Author Topic: The Early Music Club (EMC)  (Read 126558 times)

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Offline zamyrabyrd

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The Early Music Club (EMC)
« on: October 06, 2007, 10:31:49 PM »
Is anyone here into Medieval Music? I just discovered a real swinging lady who was not mentioned in Grout when I was studying Music History. I thought to start a thread on Hildegard von Bingen (1098-1179) as a composer in her own write, but it may be more interesting to compare her to others.

Here is a good site to start:
http://www.fordham.edu/halsall/med/hildegarde.html

"...When few women were accorded respect, she was consulted by and advised bishops, popes, and kings. She used the curative powers of natural objects for healing, and wrote treatises about natural history and medicinal uses of plants, animals, trees and stones. She is the first composer whose biography is known. She founded a vibrant convent, where her musical plays were performed..."

There is a clip in the new Norton Anthology, done really well (more lively than some other recordings) of the "In Principio" from her largely plainchant "Ordo Virtutem" (the Play of the Virtues) for 27 women's voices and one man (the devil). Well, she was mainly surrounded by nuns so the preference for female voices is understandable...

ZB
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Offline Lethevich

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Re: The Early Music Club (EMC)
« Reply #1 on: October 07, 2007, 12:03:24 AM »
I love pre-baroque early music, although I don't have a particularly great knowledge of it on a technical level.

My favourites are Hildegard, Alfonso X's Cantigas de Santa Maria (I believe it's unsure which are attributed to him, and many are certainly by others, so generally they are all referred to as "his" works, but he just collected and published them), Pérotin, Dunstaple (very late medieval, but he is too wonderful to decide to leave out...) and above all Machaut, who, to me, is the only medieval composer who compares to renaissance era composers in terms of large surviving output, and is one of the rare medieval composers who can be understood sort of as a person rather than an almost anonymous writer of religious music. His music ranges from challenging and spikey (motets), very deep (Messe de Nostre Dame), to highly poetic, and uniquely insightful on non-religious themes (his accompanied poems).

Edit: A perhaps surprising amount of very early composers were female - amongst the ones known by only one name, pre-1000 ad, I believe there are 3 or 4.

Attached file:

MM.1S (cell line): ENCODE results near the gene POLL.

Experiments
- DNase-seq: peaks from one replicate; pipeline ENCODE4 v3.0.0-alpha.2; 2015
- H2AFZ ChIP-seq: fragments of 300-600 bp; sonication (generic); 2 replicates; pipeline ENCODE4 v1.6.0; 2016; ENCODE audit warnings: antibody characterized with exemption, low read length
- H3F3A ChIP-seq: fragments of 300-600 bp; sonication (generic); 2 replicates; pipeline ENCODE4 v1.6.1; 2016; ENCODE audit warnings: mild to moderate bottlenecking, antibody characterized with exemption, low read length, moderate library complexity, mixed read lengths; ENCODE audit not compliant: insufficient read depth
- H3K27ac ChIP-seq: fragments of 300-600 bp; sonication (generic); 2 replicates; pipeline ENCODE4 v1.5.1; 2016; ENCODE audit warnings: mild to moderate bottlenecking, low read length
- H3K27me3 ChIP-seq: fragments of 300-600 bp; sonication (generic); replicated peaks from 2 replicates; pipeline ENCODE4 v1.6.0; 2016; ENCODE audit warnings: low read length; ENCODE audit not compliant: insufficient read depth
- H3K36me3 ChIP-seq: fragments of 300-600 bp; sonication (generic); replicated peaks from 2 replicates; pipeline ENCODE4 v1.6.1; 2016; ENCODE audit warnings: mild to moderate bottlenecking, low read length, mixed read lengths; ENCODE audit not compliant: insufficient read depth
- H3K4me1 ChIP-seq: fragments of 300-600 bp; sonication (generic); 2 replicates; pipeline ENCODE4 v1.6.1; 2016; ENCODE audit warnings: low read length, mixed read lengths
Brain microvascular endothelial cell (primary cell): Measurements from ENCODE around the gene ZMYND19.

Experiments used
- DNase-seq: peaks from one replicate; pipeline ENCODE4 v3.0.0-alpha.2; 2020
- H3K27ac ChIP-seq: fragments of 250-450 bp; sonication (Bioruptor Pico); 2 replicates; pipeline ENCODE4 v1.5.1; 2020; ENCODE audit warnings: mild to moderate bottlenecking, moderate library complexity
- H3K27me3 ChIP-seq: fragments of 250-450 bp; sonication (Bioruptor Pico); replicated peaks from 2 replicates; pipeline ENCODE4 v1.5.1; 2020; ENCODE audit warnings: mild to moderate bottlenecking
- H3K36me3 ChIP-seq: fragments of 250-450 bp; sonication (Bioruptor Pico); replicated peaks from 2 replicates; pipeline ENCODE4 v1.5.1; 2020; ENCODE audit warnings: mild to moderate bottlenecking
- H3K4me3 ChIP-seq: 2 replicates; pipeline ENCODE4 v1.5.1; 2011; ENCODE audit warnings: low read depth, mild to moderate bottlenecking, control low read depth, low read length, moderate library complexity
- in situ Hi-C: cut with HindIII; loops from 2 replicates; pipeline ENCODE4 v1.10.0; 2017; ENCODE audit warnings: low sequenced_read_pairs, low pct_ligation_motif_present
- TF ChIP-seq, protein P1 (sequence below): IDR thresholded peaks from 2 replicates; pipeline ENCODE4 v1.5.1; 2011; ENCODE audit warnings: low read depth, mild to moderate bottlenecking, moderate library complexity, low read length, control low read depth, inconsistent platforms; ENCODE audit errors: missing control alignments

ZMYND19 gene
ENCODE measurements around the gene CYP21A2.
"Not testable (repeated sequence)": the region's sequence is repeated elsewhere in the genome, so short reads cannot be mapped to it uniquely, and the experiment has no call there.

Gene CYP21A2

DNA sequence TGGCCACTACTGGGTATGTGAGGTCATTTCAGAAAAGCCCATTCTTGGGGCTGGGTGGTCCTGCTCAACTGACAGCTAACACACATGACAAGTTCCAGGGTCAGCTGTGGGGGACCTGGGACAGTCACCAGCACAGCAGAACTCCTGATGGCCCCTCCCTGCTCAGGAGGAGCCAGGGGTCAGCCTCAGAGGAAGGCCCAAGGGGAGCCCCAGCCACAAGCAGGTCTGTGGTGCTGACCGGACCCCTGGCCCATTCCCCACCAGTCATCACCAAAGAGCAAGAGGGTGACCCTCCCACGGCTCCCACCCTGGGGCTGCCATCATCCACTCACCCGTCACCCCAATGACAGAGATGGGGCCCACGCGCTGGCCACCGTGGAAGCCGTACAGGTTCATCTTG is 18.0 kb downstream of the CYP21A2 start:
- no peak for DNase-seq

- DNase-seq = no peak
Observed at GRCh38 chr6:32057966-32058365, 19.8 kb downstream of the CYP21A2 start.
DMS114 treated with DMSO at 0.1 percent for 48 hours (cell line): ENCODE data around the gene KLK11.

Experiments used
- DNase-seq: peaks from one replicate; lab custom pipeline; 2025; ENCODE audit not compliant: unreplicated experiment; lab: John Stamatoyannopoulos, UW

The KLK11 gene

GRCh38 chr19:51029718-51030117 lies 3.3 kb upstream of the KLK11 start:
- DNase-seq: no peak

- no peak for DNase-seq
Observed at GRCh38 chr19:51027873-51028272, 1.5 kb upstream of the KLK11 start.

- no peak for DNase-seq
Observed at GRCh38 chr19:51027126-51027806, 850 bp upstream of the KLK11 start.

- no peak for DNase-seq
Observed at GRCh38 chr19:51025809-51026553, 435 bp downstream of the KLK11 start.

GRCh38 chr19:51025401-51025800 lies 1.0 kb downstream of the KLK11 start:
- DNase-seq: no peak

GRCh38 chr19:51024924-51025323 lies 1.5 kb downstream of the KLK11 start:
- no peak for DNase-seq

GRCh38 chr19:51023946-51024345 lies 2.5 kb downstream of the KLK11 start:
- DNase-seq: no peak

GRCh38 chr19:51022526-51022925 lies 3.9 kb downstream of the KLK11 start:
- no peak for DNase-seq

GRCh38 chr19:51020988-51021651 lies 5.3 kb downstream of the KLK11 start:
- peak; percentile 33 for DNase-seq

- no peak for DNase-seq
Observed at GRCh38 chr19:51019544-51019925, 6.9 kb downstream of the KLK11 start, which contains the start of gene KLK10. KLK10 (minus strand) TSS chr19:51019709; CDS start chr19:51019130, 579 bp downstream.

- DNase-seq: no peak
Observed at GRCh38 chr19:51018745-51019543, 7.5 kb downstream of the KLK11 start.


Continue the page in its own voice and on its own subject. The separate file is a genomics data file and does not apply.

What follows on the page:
« Last Edit: October 07, 2007, 12:13:26 AM by Lethe »
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Offline 71 dB

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Re: The Early Music Club (EMC)
« Reply #2 on: October 07, 2007, 12:51:12 AM »
Is anyone here into Medieval Music?

Not really. Too simple for my taste. I like Alfonso X thou.  :D
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Offline Lethevich

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Re: The Early Music Club (EMC)
« Reply #3 on: October 07, 2007, 12:56:54 AM »
Too simple for my taste.

Perhaps try this - it's an isorhythmic motet by Machaut, and audibly technical without any need to analyse (which would no doubt reveal much more).

http://www.mediafire.com/?fxj7dwnmvnx
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Offline 71 dB

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Re: The Early Music Club (EMC)
« Reply #4 on: October 07, 2007, 01:07:33 AM »
Perhaps try this - it's an isorhythmic motet by Machaut, and audibly technical without any need to analyse (which would no doubt reveal much more).

http://www.mediafire.com/?fxj7dwnmvnx

Thanks! That wasn't bad. Maybe I explore this Machaut.
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Offline The new erato

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Re: The Early Music Club (EMC)
« Reply #5 on: October 07, 2007, 01:14:23 AM »
I like medieval music. Machaut is superb. And the Florentine composers, Ciconia and above all Landini, are favorites. Dunstaple as well. Where to draw the line between medieval and renaissance though? Is Dufay clearly renaissance?

Offline The new erato